The House committee investigating the January 6th attack on the Capitol has issued subpoenas to four major tech companies, including Alphabet, Meta, Reddit and Twitter, for documents related to the spread of election disinformation on social media and the use of platforms by violent extremists.
Bennie Thompson, the chairman of the committee, said they were examining whether the “spread of misinformation and violent extremism contributed to the violent attack on our democracy, and what steps—if any—social media companies took to prevent their platforms from being breeding grounds for radicalizing people to violence.”
But he said that the four companies have not been forthcoming in fully responding to committee requests.
“It’s disappointing that after months of engagement, we still do not have the documents and information necessary to answer those basic questions,” he said.
At least part of the committee’s inquiry was inspired by the recent testimony of Frances Haugen, a former Facebook executive who has since been a company whistleblower, testifying last year of how the company had fallen short of curbing disinformation. In a letter to Meta’s CEO Mark Zuckerberg, Thompson cited Haugen’s testimony that Facebook disbanded a Civic Integrity team following the 2020 election and before January 6th.
“However, despite repeated and specific requests for documents related to these matters, the Select Committee still has not received these materials,” Thompson wrote in his letter.
In a letter to Alphabet CEO Sundar Pichai, Thompson wrote that they were seeking records from Alphabet, parent company of YouTube, on how it “developed, implemented, and reviewed its content moderation, algorithmic promotion, demonetization, and other policies that may have affected the January 6, 2021 events.” Thompson wrote that YouTube was a platform for “significant communications by its users that were relevant to the planning and execution of January 6th attack on the United States Capitol.” He specifically cited Steve Bannon, who live streamed his podcast in the days before and after the riot, as well as livestreams that appeared on the platform as it unfolded.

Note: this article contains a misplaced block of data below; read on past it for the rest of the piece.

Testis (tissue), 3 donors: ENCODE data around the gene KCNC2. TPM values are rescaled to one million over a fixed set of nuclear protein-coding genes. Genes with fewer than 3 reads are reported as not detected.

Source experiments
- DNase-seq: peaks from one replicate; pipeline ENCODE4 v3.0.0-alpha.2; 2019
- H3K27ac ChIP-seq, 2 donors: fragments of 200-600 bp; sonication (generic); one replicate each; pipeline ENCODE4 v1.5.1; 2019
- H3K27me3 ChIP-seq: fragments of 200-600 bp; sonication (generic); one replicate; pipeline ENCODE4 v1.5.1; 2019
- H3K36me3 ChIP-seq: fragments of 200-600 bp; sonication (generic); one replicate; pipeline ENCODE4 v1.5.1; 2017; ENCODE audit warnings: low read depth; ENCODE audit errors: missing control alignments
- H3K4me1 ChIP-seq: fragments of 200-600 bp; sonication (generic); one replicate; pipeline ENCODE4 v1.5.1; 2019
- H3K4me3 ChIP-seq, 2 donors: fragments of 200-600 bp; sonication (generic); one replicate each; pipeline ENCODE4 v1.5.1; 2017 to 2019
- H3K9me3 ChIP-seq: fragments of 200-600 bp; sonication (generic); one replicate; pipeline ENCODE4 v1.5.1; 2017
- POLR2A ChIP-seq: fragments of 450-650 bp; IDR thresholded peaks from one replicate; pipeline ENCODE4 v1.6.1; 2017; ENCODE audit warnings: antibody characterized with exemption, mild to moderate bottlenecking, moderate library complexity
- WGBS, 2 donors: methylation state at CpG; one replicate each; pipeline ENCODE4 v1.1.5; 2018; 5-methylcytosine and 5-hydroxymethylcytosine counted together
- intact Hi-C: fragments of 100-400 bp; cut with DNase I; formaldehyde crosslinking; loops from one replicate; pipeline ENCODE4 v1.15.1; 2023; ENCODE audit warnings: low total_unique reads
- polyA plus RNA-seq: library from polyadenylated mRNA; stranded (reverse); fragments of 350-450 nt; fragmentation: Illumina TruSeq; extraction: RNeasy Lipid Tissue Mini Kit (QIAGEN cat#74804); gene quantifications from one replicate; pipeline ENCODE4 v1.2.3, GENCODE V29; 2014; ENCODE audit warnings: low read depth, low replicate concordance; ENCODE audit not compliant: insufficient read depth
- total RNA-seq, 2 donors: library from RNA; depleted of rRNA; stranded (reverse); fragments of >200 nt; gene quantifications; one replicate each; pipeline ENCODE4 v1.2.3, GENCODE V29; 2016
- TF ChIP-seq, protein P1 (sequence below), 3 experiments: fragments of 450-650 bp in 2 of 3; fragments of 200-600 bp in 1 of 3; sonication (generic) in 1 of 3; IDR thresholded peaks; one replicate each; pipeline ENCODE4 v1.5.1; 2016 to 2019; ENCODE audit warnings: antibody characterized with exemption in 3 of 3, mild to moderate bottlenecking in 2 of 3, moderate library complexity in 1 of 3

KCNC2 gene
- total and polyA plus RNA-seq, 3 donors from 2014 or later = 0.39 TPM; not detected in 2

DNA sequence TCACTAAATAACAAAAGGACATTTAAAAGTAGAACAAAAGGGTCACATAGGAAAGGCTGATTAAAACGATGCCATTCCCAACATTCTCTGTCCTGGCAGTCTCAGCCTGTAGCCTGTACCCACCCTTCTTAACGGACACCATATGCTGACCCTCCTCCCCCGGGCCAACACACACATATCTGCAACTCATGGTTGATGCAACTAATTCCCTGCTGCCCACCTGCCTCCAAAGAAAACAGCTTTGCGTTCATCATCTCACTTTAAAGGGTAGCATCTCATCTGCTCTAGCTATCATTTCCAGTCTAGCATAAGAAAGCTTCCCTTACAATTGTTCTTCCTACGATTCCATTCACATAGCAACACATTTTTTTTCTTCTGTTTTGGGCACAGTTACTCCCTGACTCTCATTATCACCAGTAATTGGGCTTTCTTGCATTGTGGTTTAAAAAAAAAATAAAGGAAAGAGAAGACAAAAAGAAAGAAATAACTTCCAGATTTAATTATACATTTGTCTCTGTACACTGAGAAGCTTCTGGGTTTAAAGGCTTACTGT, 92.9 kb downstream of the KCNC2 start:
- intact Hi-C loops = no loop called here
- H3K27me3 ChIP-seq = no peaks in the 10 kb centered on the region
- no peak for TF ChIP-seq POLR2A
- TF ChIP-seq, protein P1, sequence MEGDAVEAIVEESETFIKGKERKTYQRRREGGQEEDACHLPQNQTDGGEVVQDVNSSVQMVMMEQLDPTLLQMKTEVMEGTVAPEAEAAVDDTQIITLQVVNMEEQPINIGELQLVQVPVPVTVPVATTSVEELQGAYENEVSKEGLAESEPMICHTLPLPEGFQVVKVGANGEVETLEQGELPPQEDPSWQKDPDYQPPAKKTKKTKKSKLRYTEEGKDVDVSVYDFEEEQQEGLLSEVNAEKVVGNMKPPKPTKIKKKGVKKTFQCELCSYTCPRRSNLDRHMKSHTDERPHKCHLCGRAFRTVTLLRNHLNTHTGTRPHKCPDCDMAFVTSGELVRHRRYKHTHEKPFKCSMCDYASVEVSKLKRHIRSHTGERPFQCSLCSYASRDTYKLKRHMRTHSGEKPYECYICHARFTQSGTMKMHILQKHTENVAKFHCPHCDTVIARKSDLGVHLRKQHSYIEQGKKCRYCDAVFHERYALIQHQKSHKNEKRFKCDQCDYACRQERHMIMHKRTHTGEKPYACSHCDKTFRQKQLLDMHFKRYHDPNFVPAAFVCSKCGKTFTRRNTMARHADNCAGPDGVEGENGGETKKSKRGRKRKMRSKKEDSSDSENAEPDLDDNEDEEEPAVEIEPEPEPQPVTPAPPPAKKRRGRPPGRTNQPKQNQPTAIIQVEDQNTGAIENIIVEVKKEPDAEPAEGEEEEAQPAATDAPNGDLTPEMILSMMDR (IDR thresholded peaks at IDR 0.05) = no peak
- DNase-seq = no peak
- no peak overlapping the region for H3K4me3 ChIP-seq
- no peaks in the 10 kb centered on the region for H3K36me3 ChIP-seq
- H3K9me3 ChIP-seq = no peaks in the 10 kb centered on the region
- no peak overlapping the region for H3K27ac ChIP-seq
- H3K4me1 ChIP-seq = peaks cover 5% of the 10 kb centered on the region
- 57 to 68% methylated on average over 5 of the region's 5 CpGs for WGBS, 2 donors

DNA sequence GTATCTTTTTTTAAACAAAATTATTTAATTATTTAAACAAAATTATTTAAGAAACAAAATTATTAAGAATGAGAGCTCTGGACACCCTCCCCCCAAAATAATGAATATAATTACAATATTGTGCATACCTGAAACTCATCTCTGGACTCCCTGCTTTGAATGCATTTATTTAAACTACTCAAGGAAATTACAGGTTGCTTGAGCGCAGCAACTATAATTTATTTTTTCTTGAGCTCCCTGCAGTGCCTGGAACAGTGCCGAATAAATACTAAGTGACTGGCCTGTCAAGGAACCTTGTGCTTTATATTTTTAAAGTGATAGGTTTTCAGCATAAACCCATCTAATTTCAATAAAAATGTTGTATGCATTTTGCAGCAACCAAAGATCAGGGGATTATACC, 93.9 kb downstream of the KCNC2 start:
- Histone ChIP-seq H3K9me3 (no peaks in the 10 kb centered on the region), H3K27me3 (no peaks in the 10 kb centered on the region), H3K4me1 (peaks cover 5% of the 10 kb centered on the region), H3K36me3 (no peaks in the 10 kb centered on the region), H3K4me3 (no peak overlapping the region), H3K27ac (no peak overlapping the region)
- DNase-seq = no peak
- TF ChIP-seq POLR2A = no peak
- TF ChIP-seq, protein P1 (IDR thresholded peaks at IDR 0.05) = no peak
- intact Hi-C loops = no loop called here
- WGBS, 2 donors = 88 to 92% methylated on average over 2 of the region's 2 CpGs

The committee is seeking documents from Twitter related to warnings it received regarding the use of its platform to incite violence, Thompson wrote, as well as records related to its decisions on Donald Trump’s account, which was permanently suspended on January 8, 2021.
As for Reddit, Thompson noted that the platform was the host of “r/TheDonald.” Reddit shut in down in 2020, but it had migrated to the website TheDonald.win, where Thompson said it hosted online discussion and planning related to the Capitol attack. He wrote in a letter to Reddit CEO Steven Huffman that the company had refused to produce documents “to support its conclusory public statements that Reddit played no role in January 6th.”
A Twitter spokesperson declined comment.
A Meta spokesperson said, “As Chairman Thompson said recently, ‘Facebook is working with [the committee] to provide the necessary information we requested.’ Since then, Meta has produced documents to the committee on a schedule committee staff requested – and we will continue to do so.”
Alphabet also said that they have been “actively cooperating with the Select Committee since they started their investigation, responding substantively to their requests for documents, and are committed to working with Congress through this process.” A spokesperson said that they “have strict policies prohibiting content that incites violence or undermines trust in elections across YouTube and Google’s products, and we enforced these policies in the run-up to January 6 and continue to do so today. We remain vigilant and are committed to protecting our platforms from abuse.”
A Reddit spokesperson said, “We have received the subpoena and will continue to work with the committee on their requests.”